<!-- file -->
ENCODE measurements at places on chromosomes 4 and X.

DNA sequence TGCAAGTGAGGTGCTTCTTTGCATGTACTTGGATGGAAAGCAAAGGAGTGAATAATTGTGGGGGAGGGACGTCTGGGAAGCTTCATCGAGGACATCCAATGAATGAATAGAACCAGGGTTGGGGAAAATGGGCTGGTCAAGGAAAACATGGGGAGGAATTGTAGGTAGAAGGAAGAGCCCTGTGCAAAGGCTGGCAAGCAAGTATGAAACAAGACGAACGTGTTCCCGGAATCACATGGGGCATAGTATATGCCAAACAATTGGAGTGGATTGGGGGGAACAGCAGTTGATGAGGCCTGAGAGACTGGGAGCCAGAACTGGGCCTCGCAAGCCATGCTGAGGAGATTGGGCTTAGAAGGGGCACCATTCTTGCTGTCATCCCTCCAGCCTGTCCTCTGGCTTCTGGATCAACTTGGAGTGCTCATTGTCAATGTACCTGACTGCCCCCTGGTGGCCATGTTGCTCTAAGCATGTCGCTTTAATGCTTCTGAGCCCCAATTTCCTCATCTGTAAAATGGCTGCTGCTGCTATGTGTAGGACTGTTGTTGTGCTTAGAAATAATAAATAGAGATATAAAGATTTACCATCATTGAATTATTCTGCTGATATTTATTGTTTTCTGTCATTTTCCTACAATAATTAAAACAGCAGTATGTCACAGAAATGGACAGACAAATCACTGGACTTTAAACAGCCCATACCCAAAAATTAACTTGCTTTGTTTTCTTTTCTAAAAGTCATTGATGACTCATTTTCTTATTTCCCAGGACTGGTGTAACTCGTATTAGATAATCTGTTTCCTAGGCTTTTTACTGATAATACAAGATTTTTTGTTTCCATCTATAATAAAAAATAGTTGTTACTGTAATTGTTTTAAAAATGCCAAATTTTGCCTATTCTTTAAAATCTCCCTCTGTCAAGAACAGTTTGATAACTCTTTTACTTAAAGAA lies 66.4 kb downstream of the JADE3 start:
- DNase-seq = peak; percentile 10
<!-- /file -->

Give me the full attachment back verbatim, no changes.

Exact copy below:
ENCODE measurements at places on chromosomes 4 and X.

DNA sequence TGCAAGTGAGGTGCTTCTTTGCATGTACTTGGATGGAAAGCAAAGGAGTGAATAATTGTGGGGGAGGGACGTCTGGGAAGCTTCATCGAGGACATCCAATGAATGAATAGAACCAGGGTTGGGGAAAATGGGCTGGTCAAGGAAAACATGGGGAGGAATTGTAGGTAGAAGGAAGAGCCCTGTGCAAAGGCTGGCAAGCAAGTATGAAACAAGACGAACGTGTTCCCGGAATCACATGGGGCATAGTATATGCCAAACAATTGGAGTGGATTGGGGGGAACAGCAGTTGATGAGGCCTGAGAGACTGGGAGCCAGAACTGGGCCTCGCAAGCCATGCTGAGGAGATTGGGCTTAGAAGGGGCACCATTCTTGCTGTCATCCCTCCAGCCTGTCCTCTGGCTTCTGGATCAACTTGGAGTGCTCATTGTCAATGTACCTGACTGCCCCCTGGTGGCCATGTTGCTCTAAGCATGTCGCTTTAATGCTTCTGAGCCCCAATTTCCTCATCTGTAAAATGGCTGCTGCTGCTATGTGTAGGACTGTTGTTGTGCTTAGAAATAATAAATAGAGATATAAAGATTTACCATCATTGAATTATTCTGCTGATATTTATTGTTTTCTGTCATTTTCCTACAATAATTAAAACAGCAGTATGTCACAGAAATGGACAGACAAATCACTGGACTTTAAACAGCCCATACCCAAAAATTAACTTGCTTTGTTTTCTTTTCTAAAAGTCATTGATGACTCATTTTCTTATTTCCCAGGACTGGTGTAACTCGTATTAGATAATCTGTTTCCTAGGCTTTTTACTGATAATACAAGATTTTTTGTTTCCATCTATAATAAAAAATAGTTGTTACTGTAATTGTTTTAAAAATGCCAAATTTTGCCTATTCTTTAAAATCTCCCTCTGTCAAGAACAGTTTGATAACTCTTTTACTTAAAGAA lies 66.4 kb downstream of the JADE3 start:
- DNase-seq = peak; percentile 10